Mobile firm Three has been fined £1.9 million for failing to ensure all its customers could always call 999.

Telecoms regulator Ofcom announced the fine today after it uncovered a weakness in part of Three's emergency call network which meant it could not guarantee emergency calls from some areas could always be made during an outbreak of technical setbacks.

Three admitted some customers would have been unable to make 999 calls during an "unforeseeable" outage on 6 October last year, and has taken steps to improve its network resilience.

What happened?

Three said it suffered an "unprecedented and unforeseeable" 'fibre break' outage which caused a loss of service in Kent, Hampshire and parts of London. It said it was quickly resolved, but has declined to say how long customers were affected for.

After Three reported the outage to Ofcom, the regulator investigated and found Three should have been able to automatically divert emergency calls via a back-up route. Three has now added an additional back-up route for emergency calls.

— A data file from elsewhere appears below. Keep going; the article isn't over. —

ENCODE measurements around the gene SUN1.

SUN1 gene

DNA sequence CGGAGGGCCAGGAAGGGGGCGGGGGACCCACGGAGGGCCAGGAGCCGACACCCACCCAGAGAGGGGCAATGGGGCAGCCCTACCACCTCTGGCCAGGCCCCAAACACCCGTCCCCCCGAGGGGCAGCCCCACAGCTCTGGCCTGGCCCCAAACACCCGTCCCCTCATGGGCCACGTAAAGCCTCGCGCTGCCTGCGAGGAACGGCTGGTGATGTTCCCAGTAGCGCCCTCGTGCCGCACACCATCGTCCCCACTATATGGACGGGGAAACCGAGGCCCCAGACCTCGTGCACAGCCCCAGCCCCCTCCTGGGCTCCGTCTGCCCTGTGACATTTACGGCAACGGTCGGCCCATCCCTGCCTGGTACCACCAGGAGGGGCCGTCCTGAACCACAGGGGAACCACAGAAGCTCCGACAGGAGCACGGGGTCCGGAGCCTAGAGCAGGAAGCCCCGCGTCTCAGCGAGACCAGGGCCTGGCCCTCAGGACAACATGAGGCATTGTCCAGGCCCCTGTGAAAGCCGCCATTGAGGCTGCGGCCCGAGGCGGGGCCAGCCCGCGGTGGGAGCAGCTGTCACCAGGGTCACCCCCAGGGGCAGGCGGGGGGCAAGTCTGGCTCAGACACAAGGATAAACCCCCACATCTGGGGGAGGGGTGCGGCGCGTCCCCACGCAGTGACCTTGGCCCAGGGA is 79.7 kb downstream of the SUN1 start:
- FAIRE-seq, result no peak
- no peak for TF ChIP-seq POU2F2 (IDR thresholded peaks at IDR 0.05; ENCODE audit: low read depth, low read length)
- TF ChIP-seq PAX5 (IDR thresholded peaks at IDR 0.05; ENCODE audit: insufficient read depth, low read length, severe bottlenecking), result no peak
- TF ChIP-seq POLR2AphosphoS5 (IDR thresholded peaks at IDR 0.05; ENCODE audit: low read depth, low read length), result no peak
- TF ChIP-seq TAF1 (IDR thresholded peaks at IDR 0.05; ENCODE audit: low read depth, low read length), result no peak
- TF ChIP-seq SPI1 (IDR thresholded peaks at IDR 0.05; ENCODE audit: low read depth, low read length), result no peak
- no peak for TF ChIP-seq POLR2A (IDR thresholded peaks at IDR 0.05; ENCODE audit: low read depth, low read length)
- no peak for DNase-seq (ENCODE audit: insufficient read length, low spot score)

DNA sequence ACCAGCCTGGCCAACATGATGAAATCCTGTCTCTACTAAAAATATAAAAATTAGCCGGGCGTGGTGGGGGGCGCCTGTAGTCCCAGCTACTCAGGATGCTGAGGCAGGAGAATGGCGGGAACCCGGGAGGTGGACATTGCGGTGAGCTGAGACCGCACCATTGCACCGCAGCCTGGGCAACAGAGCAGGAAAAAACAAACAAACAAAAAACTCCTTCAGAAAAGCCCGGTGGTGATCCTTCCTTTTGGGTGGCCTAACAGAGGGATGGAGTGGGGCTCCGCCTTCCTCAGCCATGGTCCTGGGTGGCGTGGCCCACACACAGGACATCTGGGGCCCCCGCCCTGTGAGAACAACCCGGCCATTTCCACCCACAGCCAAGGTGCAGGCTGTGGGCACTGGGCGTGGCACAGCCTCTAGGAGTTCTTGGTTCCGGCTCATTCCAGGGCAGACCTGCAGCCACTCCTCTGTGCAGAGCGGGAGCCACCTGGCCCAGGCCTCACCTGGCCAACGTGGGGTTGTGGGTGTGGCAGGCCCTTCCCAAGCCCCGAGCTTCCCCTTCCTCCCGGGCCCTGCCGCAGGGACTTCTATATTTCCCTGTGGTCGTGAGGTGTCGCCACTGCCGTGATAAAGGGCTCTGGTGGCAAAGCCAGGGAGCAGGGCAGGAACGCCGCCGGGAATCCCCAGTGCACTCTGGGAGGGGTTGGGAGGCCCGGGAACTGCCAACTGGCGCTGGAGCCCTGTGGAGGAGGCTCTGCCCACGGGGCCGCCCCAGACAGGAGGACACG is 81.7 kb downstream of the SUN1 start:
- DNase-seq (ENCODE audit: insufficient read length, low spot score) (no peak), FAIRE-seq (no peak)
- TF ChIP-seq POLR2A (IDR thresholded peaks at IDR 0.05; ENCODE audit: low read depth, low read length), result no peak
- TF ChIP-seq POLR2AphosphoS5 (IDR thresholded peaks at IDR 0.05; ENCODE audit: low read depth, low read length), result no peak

An Ofcom spokesperson said: "The breach of the rules was not the incident itself, but rather the weakness identified in Three's network.

"Ofcom has today imposed a penalty of £1,890,000. Our investigation found that Three did not act deliberately or recklessly. However, the fine reflects the seriousness of the breach, given the potential impact on public health and safety."

The fine includes a 30% reduction because Three co-operated with the investigation, and it will be passed to the Treasury.

A Three spokesperson said: "Providing our customers with uninterrupted access to emergency services is a requirement we take extremely seriously.

"Three therefore acknowledges Ofcom's decision today to fine for a single point of vulnerability on [our] network. However, this vulnerability has not had any impact on our customers and only relates to a potential point of failure."

Martin Lewis
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